- Organize your stuff. Sounds obvious, but you would be surprised how many times students don’t do it. Keep a folder with all of your SAT, ACT, and AP scores and test dates so that you don’t waste time looking for the information. Likewise, keep track of the activities you have done in high school and any honors that you have received.
- Decide which teachers you will ask for references and do it before you leave for summer at the end of junior year. Remember, your teachers are busy, too, and they will appreciate advance notice so that they can plan. Put together a packet of information for your teachers—a resume, sports profile, etc. that will help them know more about you.
- Understand requirements and deadlines. Colleges ask for similar, but unfortunately not identical, information. Look at the Common Application early, gather the basic information and draft at least the short answer essay before starting senior year. Make a chart or spreadsheet of EXACTLY what you need to submit with the deadline for each component of the application. If you are being recruited as an athlete or performer, realize that your process will be different and your timelines will be accelerated.
- Make sure your counselor knows who you are before October! Really. Every year during the third week of October, with the early decision deadlines looming, students flock to their counselors’ offices looking for advice. It is not easy for counselors to help you in a meaningful way if they don’t know you.
- Narrow down your schools list. No one can write more than 7 or 8 high-quality applications. You may complete more than that, but recognize that you will not have the time or energy to do your best work on all of them. Work in priority order. And, if you would rather die than go to Misery U, take it off your list no matter what your parents, friends or counselors say. Of course, you should have an informed, logical reason for despising the school.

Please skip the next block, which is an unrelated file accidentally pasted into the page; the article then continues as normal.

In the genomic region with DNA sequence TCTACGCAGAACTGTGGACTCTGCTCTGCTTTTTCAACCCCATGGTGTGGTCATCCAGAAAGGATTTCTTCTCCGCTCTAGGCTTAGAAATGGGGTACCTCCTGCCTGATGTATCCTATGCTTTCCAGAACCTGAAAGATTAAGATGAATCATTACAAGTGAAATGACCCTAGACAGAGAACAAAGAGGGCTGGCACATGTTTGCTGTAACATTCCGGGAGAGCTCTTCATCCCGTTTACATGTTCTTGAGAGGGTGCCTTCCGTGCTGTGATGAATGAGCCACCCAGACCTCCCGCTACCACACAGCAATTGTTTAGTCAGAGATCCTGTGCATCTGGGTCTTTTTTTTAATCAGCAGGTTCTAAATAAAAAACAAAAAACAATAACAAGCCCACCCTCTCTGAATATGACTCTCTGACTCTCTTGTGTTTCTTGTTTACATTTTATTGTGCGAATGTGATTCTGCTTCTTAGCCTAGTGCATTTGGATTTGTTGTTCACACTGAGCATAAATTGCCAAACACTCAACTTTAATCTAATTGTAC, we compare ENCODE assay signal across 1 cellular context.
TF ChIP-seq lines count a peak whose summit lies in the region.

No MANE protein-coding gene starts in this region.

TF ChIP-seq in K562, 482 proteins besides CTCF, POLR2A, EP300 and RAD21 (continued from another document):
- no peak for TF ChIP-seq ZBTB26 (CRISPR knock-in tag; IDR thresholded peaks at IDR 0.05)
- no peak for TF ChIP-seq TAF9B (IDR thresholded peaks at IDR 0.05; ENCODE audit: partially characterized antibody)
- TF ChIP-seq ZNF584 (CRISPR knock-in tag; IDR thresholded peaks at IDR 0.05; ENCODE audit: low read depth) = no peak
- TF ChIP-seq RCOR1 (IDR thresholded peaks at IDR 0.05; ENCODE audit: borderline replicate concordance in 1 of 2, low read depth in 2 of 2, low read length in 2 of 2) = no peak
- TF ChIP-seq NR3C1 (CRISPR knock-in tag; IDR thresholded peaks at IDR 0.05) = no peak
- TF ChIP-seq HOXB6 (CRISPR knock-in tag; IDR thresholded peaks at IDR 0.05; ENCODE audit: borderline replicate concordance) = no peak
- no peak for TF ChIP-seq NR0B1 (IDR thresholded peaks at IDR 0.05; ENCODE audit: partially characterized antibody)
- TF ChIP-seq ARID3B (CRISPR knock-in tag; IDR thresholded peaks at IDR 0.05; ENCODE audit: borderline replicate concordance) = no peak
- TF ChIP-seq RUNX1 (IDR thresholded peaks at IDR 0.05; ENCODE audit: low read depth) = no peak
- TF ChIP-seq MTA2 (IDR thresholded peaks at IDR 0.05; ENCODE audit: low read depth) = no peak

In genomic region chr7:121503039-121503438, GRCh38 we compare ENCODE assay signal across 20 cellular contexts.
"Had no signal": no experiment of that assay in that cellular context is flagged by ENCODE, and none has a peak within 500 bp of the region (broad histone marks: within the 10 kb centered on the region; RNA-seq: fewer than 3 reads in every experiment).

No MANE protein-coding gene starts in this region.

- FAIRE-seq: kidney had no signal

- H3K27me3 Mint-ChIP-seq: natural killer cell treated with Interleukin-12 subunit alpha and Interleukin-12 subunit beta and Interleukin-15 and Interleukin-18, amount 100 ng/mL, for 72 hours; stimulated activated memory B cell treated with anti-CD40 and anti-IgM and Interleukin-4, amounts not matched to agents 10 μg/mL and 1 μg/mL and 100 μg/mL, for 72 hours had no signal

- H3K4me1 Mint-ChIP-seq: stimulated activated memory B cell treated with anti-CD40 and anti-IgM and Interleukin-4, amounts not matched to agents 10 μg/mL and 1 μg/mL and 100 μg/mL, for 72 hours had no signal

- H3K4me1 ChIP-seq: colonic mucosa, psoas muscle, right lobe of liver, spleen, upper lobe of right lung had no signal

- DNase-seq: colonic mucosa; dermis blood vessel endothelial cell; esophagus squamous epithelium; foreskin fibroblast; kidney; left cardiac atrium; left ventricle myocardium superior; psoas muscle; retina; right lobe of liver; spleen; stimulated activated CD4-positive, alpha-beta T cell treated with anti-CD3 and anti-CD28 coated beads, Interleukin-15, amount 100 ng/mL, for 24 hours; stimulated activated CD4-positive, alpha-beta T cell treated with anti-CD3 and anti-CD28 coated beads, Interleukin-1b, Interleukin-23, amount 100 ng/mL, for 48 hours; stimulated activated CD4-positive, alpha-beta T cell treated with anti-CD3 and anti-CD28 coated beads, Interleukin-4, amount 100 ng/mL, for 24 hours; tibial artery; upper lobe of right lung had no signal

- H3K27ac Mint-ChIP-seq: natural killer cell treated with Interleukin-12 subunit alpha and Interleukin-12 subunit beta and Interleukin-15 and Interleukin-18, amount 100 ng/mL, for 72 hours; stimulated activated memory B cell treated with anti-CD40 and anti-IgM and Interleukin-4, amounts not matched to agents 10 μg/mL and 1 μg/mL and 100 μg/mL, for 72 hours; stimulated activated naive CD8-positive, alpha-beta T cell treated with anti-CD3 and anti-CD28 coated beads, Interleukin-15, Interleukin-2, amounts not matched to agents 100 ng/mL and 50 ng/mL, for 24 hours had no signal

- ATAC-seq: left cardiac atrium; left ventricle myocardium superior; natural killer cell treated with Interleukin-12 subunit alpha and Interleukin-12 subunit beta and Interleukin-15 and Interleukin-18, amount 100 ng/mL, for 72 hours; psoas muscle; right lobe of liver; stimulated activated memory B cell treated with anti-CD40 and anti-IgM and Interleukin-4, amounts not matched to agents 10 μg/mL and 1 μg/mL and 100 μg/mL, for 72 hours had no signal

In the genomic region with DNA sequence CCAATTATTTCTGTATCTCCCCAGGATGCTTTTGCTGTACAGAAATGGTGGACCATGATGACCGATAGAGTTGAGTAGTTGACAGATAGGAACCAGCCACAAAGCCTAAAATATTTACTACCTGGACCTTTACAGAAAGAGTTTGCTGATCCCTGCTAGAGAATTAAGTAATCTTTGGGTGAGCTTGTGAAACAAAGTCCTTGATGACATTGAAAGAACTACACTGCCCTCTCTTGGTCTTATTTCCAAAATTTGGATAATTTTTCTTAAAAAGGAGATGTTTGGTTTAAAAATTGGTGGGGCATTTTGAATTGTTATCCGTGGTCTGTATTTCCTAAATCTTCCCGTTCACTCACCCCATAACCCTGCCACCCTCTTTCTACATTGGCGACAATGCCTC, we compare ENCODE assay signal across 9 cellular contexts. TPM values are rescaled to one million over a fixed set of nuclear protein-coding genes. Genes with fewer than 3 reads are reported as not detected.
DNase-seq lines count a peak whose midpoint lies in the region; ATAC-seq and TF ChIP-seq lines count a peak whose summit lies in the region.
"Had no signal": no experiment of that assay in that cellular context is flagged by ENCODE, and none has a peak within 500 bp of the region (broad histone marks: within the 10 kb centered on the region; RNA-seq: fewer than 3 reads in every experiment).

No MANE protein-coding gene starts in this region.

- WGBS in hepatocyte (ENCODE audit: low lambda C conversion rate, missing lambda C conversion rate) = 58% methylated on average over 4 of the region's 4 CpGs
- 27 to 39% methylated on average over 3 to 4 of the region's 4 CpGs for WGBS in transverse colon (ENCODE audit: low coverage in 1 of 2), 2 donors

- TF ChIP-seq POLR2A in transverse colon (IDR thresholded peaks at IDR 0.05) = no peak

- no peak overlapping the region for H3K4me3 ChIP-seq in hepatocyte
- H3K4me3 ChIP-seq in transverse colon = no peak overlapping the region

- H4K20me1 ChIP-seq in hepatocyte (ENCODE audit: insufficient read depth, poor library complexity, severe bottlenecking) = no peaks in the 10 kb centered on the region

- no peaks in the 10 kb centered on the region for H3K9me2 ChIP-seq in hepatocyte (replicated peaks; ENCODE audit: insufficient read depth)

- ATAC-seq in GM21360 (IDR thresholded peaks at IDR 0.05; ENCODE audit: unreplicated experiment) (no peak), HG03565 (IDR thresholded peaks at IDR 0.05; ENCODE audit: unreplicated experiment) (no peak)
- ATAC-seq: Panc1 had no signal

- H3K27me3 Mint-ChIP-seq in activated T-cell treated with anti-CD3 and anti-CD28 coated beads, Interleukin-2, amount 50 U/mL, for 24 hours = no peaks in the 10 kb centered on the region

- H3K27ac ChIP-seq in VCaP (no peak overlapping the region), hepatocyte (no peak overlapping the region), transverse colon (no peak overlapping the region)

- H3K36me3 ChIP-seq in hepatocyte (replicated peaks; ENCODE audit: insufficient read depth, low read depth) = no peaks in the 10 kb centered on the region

- Agree on ground rules with your parents. No one wants to be bugged daily by their parents about writing applications, but let’s be realistic—there is going to be bugging. Agree with your parents on a time once a week when you will talk about where you are in the process and what you still have to do.
- Write about what you care about in your own voice. There is no perfect essay, and trying to concoct one usually fails miserably. Think about something that you care about or that interests you. What do you want the readers of the application to know about you that they might not otherwise know without reading your essay? Try not to over think it, and be true to yourself. And remember, having someone proofread it does not mean writing it for you. Do your own work.
Tuesday, October 9, 2012
College Applications Made Simple(r)
by Maureen Brown
It’s nearing the deadline for early applications to colleges, and that can mean anxiety over whether your son or daughter is really “sure enough” to apply to his top choice, badgering him to get the essays done and a generally stressed-out household. We spend a lot of time with high school students, and there is one thing we know for sure: they don’t want the college application to take over their lives and result in non-stop strife in their families, but they just don’t know how to avoid it, and, frequently, neither do their parents. While it would be overly optimistic to think that stress can be completely eliminated from the process there are things that can be done to increase your child’s chances of putting together a good application without losing it. Here are our suggestions for what your kids should do: